- SPIN Rating:4 of 10
Label: Gentlemen of the Road/Glassnote
The first album Marcus Mumford ever paid attention to, he has said, was Slow Train Coming, which came out in 1979, eight years before he was born. You know, Bob Dylan's first Christian one: "It may be the devil, or it may be the Lord, but you're gonna have to serve somebody."
The album was Marcus' mom's copy. She and his dad are big on the God thing: When Marcus was a half-year old (he'd been born in Anaheim, California, in early 1987), John and Eleanor Mumford returned to England and founded the Vineyard Church UK, which they still direct. The Vineyard churches are theoretically non-dogmatic, if bordering on Pentecostal (lots of the Holy Spirit in their Statement of Faith, not to mention "we believe that the world is under the domination of Satan"), and had apparently existed in California since the mid-'70s. They initially revolved around Bible readings hosted by Jesus freak-era contemporary Christian music OGs like Larry Norman (whose druid-inspired 1972 album Only Visiting This Planet is some excellent hard-boiled singer-songstering), and eventually played a role in the born-again conversion of, yes, Dylan.
That's all just backstory, of course. But even if Mumford and Sons — the Transatlantically multi-platinum folk-rock foursome Marcus Mumford now fronts — hadn't backed Dylan at the Grammy Awards last year, it would still matter, because that Holy Spirit and Satan stuff winds all through the band's music. You can take preacher's sons out of religion, but you can't, etc. — ask Kings of Leon, or that guy from Collective Soul. Unsurprisingly, the ultimate objective for musicians of such upbringing is to be the next Bono. Pope rock will never die!
Consciously or not, U2-style evangelism is all over the Mumfords' bland but biblically titled second album, Babel: blatantly in the pompous vowel-stretching climaxes of "Whispers in the Dark" and "Lover of the Light," but really wherever keening harmonies reach for heaven the way arms stretch to the sky, as the opening title track puts it. (Though, hmm: Isn't the Tower of Babel's moral that we can't scale heaven?) Several songs feature yelping woooos, and tests of despair and temptation are triumphed over at every turn. "A brush with the devil can clear your mind and straighten your spine." "When I'm on my knees I still believe." "Hope in the darkness, so that I may hear the light." "Ghosts in my head / They run wild and wish me dead." "Shake my ash to the wind / Lord forget all my sins." "I was under your spell when I was told by Jesus all was well." All this amid thoughts of Hell, clouded minds and heavy hearts, fickle flesh keeping heart and soul in place, and love that loves with urgency, not haste. These bromides are approximately as deep as Matchbox Twenty's, and as smug as Dave Matthews'. But they're sincere as all fuck!
Ah, "fuck." The most irritating part of 2010's breakthrough Grammy Record of the Year/Song of the Year nominee "Little Lion Man" was the self-congratulatory way Marcus delivered that line "I really fucked it up this time," like he wanted to make sure we understood just how daring his utterance was. To be fair, the repeated recitation of the same expletive in this new album's "Broken Crown" feels more natural. In fact, with the foreboding echo and doomful build (and especially the hint of Jim Morrison blowhardiness in the chorus), it is easily Babel's most biting track: reminiscent of debut blockbuster Sigh No More's intermittently loud-rock-raving murder ballad "Dust Bowl Dance." Songs drag on longer this time: First time out, none exceeded five minutes, but now, four do. Just like on Sigh, some of the new material does accrue body and drive as it goes, though occasionally slipping into prissy shambling or polite hoedown parts that make the Zac Brown Band seem like the Texas Playboys. Banjos and dobros and mandolins notwithstanding, calling this "bluegrass" is stretching it, though the opening moments of current single "I Will Wait" do sound vaguely inspired by the theme from The Beverly Hillbillies.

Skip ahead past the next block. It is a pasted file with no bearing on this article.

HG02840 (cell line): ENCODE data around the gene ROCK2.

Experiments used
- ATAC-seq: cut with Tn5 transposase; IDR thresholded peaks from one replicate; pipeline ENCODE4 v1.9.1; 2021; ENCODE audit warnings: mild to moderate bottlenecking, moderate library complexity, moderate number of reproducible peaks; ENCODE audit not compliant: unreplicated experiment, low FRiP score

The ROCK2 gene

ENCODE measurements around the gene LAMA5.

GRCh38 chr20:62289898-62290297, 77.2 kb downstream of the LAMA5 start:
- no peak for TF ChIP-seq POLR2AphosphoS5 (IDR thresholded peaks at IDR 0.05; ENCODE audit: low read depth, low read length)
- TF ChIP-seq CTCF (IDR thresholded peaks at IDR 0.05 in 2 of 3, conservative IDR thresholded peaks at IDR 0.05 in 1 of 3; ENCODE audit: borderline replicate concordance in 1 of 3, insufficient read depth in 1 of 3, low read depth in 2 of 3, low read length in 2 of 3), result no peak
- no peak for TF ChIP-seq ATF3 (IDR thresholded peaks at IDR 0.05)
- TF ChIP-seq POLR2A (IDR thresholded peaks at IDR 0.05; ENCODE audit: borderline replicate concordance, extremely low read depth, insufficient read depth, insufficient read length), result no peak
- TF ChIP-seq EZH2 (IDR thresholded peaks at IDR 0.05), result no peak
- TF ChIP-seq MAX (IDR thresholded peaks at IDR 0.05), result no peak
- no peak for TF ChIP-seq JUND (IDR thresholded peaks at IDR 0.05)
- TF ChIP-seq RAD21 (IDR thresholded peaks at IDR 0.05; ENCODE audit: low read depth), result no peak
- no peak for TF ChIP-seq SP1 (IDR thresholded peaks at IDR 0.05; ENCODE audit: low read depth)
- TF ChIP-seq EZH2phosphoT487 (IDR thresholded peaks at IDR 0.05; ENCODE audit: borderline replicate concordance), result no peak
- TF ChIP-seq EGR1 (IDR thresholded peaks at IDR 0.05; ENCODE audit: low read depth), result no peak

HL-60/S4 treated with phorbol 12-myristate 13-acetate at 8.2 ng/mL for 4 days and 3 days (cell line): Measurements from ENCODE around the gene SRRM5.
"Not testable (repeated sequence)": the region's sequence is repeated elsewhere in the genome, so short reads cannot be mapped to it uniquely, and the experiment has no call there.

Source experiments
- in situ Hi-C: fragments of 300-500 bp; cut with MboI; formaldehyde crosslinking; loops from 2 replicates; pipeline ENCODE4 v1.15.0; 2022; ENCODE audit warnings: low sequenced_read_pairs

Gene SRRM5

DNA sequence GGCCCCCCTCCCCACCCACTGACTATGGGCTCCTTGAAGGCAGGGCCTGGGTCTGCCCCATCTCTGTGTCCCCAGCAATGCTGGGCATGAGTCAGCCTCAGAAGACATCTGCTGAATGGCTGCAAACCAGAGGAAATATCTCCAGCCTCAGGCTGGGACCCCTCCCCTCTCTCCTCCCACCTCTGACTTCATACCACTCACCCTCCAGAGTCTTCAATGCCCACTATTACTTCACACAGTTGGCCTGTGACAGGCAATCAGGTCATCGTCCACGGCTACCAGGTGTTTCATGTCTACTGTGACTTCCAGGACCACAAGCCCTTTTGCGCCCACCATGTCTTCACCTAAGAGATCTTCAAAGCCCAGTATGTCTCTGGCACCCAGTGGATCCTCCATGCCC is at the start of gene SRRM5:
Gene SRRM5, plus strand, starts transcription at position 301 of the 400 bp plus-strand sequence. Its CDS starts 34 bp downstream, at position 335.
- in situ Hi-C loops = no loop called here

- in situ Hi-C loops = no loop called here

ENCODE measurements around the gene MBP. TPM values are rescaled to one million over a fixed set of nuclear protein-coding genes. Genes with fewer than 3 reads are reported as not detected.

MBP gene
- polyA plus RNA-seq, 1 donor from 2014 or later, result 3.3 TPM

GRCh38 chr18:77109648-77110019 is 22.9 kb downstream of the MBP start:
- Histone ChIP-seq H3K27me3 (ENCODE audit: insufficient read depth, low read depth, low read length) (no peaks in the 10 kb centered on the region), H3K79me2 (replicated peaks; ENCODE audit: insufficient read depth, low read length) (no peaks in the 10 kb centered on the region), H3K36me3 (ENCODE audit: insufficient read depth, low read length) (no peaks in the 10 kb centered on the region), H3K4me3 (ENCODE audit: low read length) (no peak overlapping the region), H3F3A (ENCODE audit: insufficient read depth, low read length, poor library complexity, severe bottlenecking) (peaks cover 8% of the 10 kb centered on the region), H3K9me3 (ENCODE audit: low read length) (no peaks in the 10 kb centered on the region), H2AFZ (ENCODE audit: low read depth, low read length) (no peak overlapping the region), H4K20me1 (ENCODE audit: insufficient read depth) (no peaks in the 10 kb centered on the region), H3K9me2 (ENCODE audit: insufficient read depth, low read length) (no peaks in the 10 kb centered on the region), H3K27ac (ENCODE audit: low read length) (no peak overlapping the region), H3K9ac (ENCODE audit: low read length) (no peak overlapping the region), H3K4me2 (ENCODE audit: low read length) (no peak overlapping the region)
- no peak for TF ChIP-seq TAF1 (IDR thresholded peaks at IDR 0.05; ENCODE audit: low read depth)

Honestly, as folk revivalists, Mumford and Sons don't even come close to ranking, and not because of Marcus and sideman Ben Lovett's posh education (they met at Kings College School in Wimbledon, alma mater of John Barrymore and Charles Dickens Jr.). West London scenemates Johnny Flynn and Laura Marling at least incorporate hints of African percussion and Renaissance Faire drone to keep the quaintness interesting. The Mumfords' American visual antecedents Old Crow Medicine Show have shown a knack for Depression-era hillbilly blues moves. Eighties MTV hobos like Men Without Hats and Dexy's Midnight Runners treated dancing around the maypole as a pop goof, with bright and shameless hooks. The Pogues and Dropkick Murphys made it get-drunk-and-fight music; Fairport Convention and Steeleye Span were students of centuries of jigs, reels, waltzes, and Morris Dances, and figured out how to modernize them, beautifully. Heck, so did Jethro Tull, and Montreal folk band Elfin Saddle who put out one of the best albums (Devastates) you never heard of this year, not to mention several troll-metal combos still wandering through Europe's forests. But lyrical references to Shakespeare and Steinbeck assignments from their sixth-form syllabus or no, the Mumfords barely skim the surface. They don't seem remotely musically curious.
Still, Marcus ends Babel defending himself against charges of inauthenticity and antiquity. "This ain't no sham / I am what I am," he declares, in his mannered Puritan burr. "Though I may speak some tongue of old / Or even spit out some holy word." He's just setting up straw men, though. Great artists have incorporated that old-time religion, and old-timey rhythms, ever since old times. It's how you do it that matters. A sense of humor helps; a more exploratory sense of history maybe even more. There are no roots outside the Gates of Eden.